A rather odd thought popped into my head last Thanksgiving Eve, out of the blue: “I am thanksgiving.” I think the Thanksgiving holiday is great! What’s not to love about a day centered on a bright spot in history, gratefulness, family, and good food? Then again, I also love Christmas, for mostly the same reasons, but I would never say “I am Christmas.”
I went for a run on Thanksgiving morning and, amid the gold and red autumn leaves that adorned the trees along my way, reviewed the year to that point. It would come to a close soon, and although it hadn’t been all smooth sailing, I had thoroughly enjoyed it, even the challenging bits. Most of the things I had been concerned about had either already been resolved or solutions were in the works. The answer to one rather substantial personal dilemma that I had been struggling with for some time had come to me in a flash just a couple of days earlier. I was surprised I hadn’t seen it sooner. It was so simple and beautiful! I was happy and grateful and already telling my family and friends about it.
Kika was six years old, with beautiful blue eyes and a smile that could melt the iciest heart. Kika liked stuffed kittens and ice cream and blowing bubbles. She was learning her alphabet and how to count backwards from ten. But Kika had never taken a step in her life.
She was paralyzed from the waist down, having been born with a condition called spina bifida. She had a tiny wheelchair in which she raced around the house, and there was a larger one parked under the staircase for her to grow into.
Does our attitude toward life determine our level of happiness? I became convinced that it does while volunteering with survivors of the earthquake and subsequent tsunami that devastated parts of Chile in February 2010. Our team met many courageous and remarkably optimistic people who were finding ways to make the best of their horrible situations.
On our first trip to the area, we met a woman who had owned a hair salon. The tidal waves had swept through her shop, leaving total devastation in their wake. When she had dug through the mud where her business had been, she found only one pair of scissors, one buzzer, and one cape. Miraculously, the wave had also spared her large mirror. Thankful that she still had one of each of the items she needed, she cleaned them and reopened for business.
Regardless of whatever else we may be looking for in life, we all have one aspiration in common: we all want to be happy.
Happiness is different things to different people, of course, but some seem to think that it is as simple as having a good time. As children, we all do that. We think that happiness means doing as we please, having lots of fun and not much work. Eventually, after getting into plenty of mischief and suffering many stomachaches, most of us learn that happiness does not come from grabbing everything we want—that happiness is not the product of idleness and chocolate creams.
My back ached from sitting so long in the small metal seat of the bus, and my face flushed from the blazing sun that beat on me through the open window. The bus jostled as it followed the dusty road through a half-deserted section of town, where drab, dilapidated houses and fields overgrown with weeds seemed to be a reflection of my life. The last few weeks had been especially stressful as some friends and I struggled to make progress on a new community volunteer project. We had been having more setbacks than successes, and that, coupled with personal problems, had brought a heavy cloud of discouragement over me.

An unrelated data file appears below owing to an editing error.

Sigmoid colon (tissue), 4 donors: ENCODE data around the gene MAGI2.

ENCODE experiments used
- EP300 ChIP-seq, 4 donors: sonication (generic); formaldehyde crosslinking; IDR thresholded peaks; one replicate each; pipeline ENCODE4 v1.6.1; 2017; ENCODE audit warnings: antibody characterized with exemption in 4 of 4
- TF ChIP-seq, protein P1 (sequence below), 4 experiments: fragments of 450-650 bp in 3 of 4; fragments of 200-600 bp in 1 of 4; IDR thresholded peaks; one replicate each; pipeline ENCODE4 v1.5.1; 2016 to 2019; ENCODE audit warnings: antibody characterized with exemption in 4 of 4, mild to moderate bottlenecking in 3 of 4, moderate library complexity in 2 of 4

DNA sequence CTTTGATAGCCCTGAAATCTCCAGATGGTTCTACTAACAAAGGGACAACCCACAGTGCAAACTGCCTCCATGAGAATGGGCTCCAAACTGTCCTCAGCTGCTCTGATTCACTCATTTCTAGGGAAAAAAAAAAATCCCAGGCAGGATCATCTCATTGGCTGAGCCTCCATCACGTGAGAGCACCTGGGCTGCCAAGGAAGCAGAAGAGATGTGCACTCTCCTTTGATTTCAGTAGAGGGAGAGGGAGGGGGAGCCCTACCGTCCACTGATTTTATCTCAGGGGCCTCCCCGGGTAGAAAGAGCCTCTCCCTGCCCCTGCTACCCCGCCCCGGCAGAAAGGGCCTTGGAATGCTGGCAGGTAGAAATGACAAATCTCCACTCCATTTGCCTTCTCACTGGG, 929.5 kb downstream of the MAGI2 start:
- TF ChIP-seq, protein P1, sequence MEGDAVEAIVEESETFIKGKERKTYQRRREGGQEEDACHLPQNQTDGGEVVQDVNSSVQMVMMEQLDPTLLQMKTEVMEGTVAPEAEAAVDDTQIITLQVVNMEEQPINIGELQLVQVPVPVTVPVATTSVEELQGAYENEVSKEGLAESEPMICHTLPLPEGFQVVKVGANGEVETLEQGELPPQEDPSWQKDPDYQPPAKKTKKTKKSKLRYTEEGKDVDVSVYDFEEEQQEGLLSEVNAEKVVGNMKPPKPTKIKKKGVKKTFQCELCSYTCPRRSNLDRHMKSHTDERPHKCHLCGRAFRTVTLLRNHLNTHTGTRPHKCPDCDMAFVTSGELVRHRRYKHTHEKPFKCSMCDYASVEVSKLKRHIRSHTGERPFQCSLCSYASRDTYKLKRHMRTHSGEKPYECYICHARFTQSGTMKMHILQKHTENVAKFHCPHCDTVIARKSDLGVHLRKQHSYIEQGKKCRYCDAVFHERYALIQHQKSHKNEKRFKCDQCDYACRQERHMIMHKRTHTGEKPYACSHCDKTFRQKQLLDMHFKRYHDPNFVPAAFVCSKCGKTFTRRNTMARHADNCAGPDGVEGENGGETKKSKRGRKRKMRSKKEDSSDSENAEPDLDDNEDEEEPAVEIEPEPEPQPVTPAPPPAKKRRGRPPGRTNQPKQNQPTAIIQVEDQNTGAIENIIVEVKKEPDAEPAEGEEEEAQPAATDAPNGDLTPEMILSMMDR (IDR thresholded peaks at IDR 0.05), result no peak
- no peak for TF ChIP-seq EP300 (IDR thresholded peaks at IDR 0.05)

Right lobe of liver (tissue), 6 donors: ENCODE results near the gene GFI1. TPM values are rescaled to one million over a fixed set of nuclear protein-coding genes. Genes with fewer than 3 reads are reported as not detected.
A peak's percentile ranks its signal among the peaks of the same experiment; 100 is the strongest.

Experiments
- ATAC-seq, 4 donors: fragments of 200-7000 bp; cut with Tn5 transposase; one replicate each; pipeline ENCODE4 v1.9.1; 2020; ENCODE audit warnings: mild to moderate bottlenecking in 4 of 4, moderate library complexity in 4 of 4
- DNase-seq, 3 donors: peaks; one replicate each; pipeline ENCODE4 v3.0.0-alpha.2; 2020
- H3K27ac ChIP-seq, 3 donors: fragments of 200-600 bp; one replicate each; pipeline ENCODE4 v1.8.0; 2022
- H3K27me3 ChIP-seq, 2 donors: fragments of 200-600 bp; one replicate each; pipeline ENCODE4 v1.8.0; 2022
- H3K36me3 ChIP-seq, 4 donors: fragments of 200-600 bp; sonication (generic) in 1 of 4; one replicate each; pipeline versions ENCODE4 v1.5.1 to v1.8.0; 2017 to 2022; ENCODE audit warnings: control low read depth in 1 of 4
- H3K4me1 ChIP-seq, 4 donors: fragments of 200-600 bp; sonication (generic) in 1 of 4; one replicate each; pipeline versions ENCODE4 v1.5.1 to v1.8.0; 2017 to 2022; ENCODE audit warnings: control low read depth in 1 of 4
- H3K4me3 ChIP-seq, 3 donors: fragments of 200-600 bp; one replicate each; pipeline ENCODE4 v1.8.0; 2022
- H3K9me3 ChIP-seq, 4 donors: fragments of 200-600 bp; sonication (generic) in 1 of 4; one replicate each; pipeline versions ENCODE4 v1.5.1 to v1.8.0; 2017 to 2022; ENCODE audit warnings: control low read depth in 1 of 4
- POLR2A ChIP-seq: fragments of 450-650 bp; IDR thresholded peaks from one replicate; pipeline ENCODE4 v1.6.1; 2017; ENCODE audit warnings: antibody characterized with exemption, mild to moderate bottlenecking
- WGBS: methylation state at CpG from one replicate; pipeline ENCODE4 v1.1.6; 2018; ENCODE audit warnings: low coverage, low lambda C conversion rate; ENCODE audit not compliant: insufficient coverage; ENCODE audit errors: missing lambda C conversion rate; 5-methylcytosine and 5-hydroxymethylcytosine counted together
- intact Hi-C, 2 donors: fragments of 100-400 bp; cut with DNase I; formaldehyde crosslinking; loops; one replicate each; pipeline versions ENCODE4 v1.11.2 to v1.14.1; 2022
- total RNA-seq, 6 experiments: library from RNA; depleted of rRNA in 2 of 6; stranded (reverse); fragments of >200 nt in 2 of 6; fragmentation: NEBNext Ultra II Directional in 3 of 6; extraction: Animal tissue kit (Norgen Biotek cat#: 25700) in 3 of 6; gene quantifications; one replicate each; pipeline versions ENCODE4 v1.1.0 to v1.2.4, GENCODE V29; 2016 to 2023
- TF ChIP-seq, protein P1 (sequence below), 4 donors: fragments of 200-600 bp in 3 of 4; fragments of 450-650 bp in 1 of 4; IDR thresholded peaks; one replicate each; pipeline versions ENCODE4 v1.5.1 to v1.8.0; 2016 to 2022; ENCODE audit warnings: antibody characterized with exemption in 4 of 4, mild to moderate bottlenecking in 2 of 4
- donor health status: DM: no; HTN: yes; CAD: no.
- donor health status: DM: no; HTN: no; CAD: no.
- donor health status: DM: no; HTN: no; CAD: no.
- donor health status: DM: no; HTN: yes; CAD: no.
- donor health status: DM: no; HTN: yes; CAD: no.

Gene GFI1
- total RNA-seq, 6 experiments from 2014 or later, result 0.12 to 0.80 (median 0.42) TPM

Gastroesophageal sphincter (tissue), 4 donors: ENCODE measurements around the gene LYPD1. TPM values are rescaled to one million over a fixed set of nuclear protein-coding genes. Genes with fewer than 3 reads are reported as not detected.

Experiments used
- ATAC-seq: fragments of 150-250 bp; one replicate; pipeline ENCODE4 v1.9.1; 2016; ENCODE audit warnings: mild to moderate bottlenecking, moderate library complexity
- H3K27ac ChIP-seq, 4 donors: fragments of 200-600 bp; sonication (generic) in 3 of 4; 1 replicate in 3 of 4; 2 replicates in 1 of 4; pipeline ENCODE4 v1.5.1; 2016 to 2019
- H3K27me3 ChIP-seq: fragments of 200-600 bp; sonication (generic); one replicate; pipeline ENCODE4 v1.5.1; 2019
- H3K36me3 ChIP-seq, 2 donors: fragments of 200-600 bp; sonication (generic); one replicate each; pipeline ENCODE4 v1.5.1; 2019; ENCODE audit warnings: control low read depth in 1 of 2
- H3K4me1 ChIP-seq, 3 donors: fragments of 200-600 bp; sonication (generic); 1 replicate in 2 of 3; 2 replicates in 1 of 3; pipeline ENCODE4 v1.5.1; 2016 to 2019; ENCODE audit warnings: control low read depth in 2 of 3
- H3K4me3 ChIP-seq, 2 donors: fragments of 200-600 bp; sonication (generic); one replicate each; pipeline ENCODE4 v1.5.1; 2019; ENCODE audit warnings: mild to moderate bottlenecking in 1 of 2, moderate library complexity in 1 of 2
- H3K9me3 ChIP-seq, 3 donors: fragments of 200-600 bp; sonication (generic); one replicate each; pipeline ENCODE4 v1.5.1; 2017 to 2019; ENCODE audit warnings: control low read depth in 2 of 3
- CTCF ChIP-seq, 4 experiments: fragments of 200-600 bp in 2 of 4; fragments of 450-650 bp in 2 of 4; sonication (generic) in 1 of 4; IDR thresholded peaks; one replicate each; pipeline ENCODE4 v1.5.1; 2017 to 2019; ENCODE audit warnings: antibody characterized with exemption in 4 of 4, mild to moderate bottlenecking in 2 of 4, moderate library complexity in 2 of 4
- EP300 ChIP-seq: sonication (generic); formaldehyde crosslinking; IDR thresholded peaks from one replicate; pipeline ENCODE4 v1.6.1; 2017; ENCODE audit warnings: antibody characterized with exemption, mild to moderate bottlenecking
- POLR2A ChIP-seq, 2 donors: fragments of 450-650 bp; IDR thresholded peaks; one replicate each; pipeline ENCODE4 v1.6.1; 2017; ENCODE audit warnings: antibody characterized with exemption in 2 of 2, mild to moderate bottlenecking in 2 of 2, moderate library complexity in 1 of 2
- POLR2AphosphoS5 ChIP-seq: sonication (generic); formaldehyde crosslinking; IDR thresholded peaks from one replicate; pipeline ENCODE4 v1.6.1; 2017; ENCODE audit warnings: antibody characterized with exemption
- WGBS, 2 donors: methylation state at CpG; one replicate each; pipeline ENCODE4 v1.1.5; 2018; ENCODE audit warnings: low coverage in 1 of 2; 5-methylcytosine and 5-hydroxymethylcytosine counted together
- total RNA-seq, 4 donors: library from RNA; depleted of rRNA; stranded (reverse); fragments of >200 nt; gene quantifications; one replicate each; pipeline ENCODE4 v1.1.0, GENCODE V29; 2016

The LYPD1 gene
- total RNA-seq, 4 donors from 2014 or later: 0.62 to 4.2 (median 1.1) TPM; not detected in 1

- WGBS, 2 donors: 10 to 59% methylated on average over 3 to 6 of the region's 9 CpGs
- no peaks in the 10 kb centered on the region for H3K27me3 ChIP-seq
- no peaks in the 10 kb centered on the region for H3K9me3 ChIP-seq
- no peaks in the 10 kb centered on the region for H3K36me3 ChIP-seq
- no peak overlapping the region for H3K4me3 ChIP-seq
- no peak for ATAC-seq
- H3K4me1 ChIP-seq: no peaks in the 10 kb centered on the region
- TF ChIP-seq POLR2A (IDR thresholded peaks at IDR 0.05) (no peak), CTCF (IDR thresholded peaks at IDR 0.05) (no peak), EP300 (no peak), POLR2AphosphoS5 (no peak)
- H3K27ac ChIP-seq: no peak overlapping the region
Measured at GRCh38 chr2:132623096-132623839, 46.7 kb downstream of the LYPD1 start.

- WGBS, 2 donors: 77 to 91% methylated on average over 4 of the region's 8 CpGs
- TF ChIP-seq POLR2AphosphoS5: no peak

If you think you have troubles, consider My apostle Paul: He was whipped on five occasions and beaten with rods on another. He was stoned and left for dead. He was shipwrecked three times, and spent a night and a day in the deep. He went through perils at sea, perils in the wilderness, and perils in cities. He suffered at the hands of robbers, his own countrymen, strangers, and even those who wrongly thought they were acting for Me. He was imprisoned and deprived of basic needs many times.1
For the sorrowing every day is evil, for the joyous heart it is festival always.
—Proverbs 15:15 TJB
If you will call your troubles experiences, and remember that every experience develops some latent force within you, you will grow vigorous and happy, however adverse your circumstances may seem to be.
—John Heywood (1497–1580), English playwright and poet
I asked myself recently what keeps me steady in times of crisis. What keeps me from giving up and saying, “I don't want to keep trying,” “I don’t want to give so much,” “I don’t want to care anymore,” “I don’t want my heart broken anymore,” “This burden is too heavy for me to keep carrying.”
What keeps me from doubting God’s promises when all of my faults and failures hang over me like a black cloud and my feelings threaten to overwhelm me? When I don’t know if I can cope, what keeps me from giving in to that feeling?
Ben is a white-haired man whose house I pass on my errands route. He always calls out a friendly greeting, and over time we’ve become good friends. His cheerful demeanor and lively personality make him a joy for me to be around, despite our age difference.
Last spring, Ben slipped on a wet bathroom floor, fell backwards, and hit his head hard. The impact brought on a stroke that resulted in recurring dizzy spells and headaches, blurred vision, permanent damage to his left eye, and loss of stamina.
I wish you could meet three people who each made a big impression on me. If you could, you’d understand immediately what this issue of Activated is about.
The first was a busboy who cleared my table from his wheelchair with such outgoing charm that I wasn’t a bit surprised when the manager told me on my way out that he considered that busboy his most valuable employee. “More people come back for him than for the food,” the manager confided.